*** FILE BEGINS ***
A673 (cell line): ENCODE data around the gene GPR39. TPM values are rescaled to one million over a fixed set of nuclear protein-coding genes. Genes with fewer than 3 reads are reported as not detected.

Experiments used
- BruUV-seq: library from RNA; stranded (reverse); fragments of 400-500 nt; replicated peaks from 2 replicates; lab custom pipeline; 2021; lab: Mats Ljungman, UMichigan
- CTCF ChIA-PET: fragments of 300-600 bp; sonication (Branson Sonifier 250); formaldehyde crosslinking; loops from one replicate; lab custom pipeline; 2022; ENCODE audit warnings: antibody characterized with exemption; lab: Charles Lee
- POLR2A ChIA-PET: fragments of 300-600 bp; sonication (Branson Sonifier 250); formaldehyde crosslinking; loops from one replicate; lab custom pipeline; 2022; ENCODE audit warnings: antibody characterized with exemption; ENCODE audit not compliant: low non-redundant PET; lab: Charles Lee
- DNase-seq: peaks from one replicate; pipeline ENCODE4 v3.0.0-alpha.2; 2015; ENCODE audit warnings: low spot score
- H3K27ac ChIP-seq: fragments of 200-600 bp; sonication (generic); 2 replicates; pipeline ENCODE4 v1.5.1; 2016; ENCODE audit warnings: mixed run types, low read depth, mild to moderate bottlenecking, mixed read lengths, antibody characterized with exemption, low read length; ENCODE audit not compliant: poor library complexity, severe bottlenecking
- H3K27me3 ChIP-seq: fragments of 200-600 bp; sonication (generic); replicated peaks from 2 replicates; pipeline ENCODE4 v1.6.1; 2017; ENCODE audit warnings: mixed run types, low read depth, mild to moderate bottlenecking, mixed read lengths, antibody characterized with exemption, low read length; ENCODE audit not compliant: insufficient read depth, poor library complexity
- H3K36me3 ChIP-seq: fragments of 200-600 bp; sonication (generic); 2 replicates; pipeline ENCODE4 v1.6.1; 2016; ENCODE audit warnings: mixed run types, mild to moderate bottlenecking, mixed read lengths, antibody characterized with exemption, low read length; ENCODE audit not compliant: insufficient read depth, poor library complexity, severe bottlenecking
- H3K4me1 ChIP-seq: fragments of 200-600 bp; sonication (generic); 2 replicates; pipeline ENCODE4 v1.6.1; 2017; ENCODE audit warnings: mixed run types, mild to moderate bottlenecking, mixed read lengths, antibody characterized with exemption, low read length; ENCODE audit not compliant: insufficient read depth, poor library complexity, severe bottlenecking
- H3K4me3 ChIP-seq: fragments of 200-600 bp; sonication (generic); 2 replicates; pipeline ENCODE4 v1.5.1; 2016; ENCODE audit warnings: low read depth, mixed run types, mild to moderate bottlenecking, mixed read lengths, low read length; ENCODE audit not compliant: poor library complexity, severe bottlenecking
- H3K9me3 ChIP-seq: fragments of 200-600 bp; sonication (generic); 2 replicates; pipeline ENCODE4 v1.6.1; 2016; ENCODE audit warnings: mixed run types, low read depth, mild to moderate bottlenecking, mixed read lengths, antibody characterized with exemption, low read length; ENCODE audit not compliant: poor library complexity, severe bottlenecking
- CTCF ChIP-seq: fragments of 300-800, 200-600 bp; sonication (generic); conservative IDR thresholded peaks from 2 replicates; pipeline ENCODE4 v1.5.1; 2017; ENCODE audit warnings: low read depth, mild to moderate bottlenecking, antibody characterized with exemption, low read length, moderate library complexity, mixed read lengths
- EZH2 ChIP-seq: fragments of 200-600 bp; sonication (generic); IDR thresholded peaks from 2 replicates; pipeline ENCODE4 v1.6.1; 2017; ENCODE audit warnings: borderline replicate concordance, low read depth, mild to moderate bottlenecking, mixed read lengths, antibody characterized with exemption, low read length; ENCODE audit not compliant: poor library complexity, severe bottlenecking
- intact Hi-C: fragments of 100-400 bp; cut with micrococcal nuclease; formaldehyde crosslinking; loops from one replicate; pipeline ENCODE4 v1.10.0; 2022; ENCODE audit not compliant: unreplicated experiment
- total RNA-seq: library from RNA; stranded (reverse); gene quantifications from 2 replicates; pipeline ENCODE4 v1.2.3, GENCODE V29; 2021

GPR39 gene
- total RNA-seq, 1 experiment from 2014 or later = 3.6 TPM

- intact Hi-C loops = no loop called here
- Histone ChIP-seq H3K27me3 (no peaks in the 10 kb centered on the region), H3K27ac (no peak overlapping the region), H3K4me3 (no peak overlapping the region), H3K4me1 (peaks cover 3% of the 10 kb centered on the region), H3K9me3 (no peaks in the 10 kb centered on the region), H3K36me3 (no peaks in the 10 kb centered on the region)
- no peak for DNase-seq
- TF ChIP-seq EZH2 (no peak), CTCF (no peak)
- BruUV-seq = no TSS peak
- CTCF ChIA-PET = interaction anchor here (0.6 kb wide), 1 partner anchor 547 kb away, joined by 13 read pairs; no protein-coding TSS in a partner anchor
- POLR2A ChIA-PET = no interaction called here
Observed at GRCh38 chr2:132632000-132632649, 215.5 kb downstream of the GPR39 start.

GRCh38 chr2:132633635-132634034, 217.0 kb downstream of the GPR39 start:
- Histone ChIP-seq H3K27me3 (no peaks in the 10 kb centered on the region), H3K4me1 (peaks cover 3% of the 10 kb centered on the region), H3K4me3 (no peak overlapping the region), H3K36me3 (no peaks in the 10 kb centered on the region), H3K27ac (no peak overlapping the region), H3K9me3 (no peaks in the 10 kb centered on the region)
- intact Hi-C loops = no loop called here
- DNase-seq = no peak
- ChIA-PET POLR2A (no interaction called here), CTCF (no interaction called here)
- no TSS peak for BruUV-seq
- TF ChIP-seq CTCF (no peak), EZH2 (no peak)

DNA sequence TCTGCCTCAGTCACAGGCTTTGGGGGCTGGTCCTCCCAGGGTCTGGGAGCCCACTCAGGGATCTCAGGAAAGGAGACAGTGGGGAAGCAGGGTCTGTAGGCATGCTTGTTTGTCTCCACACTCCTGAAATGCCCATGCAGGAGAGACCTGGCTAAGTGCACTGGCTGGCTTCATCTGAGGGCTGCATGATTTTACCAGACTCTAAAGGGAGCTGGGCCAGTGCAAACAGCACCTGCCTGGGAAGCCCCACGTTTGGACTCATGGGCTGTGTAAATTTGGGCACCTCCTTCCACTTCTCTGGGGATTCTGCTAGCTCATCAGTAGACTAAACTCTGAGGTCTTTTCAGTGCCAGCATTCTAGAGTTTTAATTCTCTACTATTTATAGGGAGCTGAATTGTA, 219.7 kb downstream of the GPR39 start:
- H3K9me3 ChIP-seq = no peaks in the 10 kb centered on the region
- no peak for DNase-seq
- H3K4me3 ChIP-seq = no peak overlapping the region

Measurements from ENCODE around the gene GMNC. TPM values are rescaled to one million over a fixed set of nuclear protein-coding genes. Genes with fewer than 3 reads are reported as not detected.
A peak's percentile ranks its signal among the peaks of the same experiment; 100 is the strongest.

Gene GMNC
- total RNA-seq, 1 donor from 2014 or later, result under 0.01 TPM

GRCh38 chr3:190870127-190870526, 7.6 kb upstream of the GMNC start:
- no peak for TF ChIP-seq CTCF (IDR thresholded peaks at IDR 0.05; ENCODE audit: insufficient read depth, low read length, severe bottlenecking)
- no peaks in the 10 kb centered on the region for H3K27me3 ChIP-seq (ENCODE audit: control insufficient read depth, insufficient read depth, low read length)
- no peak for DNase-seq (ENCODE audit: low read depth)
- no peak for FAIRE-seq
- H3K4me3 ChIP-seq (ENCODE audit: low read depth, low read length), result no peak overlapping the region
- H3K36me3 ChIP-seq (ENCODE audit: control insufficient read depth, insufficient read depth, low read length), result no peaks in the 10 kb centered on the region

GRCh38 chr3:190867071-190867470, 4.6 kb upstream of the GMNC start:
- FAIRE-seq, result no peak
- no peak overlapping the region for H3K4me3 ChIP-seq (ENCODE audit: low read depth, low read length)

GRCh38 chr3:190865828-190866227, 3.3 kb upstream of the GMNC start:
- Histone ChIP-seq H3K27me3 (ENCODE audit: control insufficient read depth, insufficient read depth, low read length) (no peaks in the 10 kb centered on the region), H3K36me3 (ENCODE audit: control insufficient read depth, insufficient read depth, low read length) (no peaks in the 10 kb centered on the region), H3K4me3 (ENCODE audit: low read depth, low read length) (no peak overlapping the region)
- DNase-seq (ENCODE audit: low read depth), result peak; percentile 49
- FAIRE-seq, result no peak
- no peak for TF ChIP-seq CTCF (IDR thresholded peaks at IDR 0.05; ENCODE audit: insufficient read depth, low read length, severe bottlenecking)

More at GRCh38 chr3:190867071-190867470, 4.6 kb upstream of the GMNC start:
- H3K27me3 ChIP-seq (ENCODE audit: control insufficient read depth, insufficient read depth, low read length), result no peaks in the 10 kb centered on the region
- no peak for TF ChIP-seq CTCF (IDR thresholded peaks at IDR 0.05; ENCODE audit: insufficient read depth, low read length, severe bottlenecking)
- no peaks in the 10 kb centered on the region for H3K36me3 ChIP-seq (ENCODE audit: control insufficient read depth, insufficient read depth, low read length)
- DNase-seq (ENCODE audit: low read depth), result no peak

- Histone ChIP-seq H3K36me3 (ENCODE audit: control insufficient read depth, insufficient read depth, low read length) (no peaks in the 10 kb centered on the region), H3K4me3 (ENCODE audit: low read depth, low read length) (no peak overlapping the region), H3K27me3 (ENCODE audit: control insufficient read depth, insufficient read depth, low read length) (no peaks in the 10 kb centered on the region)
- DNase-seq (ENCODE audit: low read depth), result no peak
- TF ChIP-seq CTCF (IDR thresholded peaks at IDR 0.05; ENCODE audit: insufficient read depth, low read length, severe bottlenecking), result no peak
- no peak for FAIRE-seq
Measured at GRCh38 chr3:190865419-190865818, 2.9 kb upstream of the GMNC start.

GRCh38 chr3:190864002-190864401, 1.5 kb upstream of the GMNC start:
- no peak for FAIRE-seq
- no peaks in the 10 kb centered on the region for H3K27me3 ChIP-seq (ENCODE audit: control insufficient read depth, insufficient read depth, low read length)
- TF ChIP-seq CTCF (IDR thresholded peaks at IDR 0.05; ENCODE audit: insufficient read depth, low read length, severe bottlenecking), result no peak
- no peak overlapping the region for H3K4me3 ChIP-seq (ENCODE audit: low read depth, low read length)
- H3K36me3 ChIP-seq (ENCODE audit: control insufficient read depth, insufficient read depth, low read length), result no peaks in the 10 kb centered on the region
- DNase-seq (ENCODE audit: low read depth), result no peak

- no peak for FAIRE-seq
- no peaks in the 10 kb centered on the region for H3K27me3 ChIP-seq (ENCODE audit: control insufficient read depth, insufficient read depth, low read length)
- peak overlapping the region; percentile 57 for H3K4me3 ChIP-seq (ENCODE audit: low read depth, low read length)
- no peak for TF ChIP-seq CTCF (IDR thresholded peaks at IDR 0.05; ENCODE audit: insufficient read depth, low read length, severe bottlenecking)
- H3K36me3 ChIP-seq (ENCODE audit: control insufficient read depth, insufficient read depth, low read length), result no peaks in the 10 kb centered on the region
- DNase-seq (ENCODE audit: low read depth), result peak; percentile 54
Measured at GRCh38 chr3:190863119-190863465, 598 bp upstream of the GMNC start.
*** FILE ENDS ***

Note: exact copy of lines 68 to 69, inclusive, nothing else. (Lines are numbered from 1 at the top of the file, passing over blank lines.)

- no peak for FAIRE-seq
- no peaks in the 10 kb centered on the region for H3K27me3 ChIP-seq (ENCODE audit: control insufficient read depth, insufficient read depth, low read length)